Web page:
AWWA Member Spotlight – Jeanine Dudle, Ph.D., P.E., Brookfield, Mass.
Job title and employer: Associate Professor, Civil & Environmental Engineering, Worcester Polytechnic Institute (WPI)
Education: B.S., Civil Engineering, Cornell University; M.S., Environmental Engineering, and Ph.D., Civil Engineering, University of Massachusetts Amherst
Job duties: I teach undergraduate courses in environmental engineering and laboratory methods and advise student projects related to water quality and treatment. At the graduate level, I teach courses in water treatment, water chemistry and surface water quality modeling. My research focuses on water quality and the safety of drinking waters. I study water from source to tap: where do contaminants originate, what is their fate in the environment, how do we engineer treatment processes to protect public health? I also actively volunteer with AWWA, coordinate programs for new faculty at WPI and lead assessment activities for my department’s national accreditation.
How and why did you pursue a water-related career? I developed an interest in environmental engineering while an undergraduate at Cornell. I had the opportunity to participate in summer research focused on groundwater contaminant modeling funded by the National Science Foundation. I quickly discovered water quality was my passion and continued part-time research through my senior year while taking every environmental class I could find. My professors were amazing, and I wanted to learn everything, which meant continuing with graduate studies.
What led to your focus on drinking water quality? My graduate school advisor, Dr. James K. Edzwald, sparked my interest the first semester of my program. We had weekly talks about issues related to water quality and water treatment while deciding on a topic for my master’s thesis, and it really opened my eyes to the vast array of water issues. That was the year of the cryptosporidiosis outbreak in Milwaukee, Wis., and I worked on a project involving physical and chemical treatment methods for removing oocysts. It was really exciting to work on something so pertinent that had a direct impact on public health.
What do you enjoy most about reaching and research? I really enjoy working with students and seeing them find their passions. Not everyone I work with becomes an environmental engineer, and that’s ok! Every student needs something different as they navigate from high school to an adult professional. I get great satisfaction helping them gain knowledge and technical skills and also seeing them grow personally. It means so much to hear back from a student after a course or their graduation – to know that something I did or said helped them in some small way.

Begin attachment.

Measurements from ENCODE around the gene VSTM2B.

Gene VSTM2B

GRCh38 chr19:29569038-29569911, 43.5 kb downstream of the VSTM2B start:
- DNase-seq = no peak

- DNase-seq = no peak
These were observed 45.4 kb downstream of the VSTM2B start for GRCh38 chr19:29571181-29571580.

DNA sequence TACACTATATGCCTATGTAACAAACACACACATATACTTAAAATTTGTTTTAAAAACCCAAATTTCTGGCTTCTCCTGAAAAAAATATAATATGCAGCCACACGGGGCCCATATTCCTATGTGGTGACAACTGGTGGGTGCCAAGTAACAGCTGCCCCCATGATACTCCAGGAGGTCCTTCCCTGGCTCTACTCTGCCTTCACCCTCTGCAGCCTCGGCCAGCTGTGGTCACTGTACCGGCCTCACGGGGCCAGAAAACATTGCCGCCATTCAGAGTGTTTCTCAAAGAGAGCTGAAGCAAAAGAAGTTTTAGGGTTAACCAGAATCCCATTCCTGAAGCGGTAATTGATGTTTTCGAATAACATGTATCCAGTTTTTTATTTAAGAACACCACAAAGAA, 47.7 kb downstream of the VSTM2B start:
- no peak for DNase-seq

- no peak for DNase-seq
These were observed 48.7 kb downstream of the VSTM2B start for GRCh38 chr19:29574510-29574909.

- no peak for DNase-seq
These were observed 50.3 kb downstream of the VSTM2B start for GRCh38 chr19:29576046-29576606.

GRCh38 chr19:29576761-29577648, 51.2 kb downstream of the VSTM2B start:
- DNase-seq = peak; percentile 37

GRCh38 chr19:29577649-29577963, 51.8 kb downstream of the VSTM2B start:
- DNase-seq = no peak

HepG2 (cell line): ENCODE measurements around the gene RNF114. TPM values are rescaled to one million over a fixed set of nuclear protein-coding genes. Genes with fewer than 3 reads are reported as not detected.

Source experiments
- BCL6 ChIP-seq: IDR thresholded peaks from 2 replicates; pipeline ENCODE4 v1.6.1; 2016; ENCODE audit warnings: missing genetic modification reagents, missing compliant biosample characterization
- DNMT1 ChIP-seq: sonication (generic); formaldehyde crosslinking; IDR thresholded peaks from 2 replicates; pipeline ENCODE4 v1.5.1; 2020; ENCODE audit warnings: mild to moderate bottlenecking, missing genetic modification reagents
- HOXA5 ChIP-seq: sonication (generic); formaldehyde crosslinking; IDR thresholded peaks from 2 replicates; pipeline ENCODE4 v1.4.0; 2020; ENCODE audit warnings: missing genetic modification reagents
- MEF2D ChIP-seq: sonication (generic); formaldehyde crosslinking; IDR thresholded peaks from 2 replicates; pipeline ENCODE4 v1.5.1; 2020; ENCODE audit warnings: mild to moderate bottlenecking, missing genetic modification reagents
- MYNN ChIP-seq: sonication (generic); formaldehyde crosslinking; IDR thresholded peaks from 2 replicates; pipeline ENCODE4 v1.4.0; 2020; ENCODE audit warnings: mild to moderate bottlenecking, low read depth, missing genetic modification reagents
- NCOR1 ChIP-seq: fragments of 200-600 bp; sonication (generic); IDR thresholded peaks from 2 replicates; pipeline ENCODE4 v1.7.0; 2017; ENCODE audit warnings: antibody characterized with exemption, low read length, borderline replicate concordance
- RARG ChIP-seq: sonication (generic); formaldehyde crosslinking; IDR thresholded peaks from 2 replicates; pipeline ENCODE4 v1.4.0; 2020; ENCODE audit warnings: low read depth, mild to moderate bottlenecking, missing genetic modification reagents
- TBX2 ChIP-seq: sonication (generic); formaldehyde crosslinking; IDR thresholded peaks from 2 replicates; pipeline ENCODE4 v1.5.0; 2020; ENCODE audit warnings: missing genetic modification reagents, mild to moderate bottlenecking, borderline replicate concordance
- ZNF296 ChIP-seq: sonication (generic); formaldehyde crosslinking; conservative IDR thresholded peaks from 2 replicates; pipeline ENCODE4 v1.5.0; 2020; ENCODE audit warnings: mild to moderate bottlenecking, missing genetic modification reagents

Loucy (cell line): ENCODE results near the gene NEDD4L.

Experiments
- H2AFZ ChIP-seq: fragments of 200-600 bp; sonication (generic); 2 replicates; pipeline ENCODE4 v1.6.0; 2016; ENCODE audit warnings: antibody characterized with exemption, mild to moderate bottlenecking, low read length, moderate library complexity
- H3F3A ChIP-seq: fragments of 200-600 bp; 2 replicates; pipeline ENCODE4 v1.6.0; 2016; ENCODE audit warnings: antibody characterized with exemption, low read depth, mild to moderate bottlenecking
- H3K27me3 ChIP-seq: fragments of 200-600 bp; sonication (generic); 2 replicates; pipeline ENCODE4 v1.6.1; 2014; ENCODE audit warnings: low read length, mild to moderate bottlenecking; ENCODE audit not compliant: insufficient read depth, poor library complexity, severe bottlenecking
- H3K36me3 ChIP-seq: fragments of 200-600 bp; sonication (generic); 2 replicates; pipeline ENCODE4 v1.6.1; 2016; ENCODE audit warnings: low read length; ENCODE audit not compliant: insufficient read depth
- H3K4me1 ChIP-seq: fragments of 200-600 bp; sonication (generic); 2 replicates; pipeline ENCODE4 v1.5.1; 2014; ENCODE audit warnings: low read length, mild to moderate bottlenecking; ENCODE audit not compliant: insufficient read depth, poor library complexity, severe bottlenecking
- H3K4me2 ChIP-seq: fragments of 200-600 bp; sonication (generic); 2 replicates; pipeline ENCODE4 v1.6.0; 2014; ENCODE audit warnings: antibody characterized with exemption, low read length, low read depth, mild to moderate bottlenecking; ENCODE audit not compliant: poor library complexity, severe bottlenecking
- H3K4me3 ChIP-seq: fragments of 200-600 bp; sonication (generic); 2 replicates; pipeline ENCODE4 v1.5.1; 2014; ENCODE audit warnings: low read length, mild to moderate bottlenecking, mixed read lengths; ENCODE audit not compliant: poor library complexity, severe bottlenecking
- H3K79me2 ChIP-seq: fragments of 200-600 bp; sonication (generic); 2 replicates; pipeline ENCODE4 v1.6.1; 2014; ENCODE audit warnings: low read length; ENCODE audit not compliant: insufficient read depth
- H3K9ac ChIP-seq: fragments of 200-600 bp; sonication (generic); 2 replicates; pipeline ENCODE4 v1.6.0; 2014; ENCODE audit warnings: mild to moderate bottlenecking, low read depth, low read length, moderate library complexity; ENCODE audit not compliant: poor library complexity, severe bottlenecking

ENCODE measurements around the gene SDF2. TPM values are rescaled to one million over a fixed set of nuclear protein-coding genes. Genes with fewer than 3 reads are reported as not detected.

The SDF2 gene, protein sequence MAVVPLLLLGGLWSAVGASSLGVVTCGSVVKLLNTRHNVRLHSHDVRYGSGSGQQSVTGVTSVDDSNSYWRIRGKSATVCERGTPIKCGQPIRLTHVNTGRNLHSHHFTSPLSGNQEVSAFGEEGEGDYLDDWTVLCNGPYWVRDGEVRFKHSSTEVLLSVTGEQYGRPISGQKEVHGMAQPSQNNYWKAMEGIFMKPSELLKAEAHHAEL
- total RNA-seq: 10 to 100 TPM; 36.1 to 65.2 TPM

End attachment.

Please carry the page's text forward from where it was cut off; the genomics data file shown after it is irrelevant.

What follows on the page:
How have you benefited from being involved with AWWA? I joined AWWA as a graduate student and my first presentation at a national conference was at ACE in 1995. I was so nervous! Since then I’ve presented at and attended many AWWA conferences, which are a great source of information and the best place to network. I have colleagues throughout the country with whom I can share research ideas, exchange teaching tools and generally share knowledge. I can’t imagine being where I am today without AWWA. My students also greatly benefit from networking through AWWA, especially as they finish their degrees and begin looking for permanent employment.
I started as an AWWA volunteer with the University Student Activities Committee and have been since involved with research committees, Divisions and Councils. This has opened my eyes to the amazing work done by AWWA staff and volunteers and how the efforts of one, and the collective efforts of many, make an impact. As chair of the Technical & Educational Council during this unique time, when the ways we interact and communicate with colleagues have changed dramatically, I see myself and the Council helping develop new ways to share our collective knowledge for today and in the future.
What are some of your interests outside of work? I’m married to another AWWA member, Steven Dudle, and we live in a small town in central Massachusetts. We enjoy the outdoors as much as we can, skiing and snowshoeing in the winter and hiking and kayaking the rest of the year. We raise egg-laying chickens and plant an extensive garden. I ride horses and have two – a retired thoroughbred racer and a Clydesdale-paint cross. I’m also an avid reader – my family and friends are always giving me new books to try.
What is something people would be surprised to know about you? I was certified as a scuba diver in 2018. My sister wanted to go diving in Belize! It’s another connection I have with water.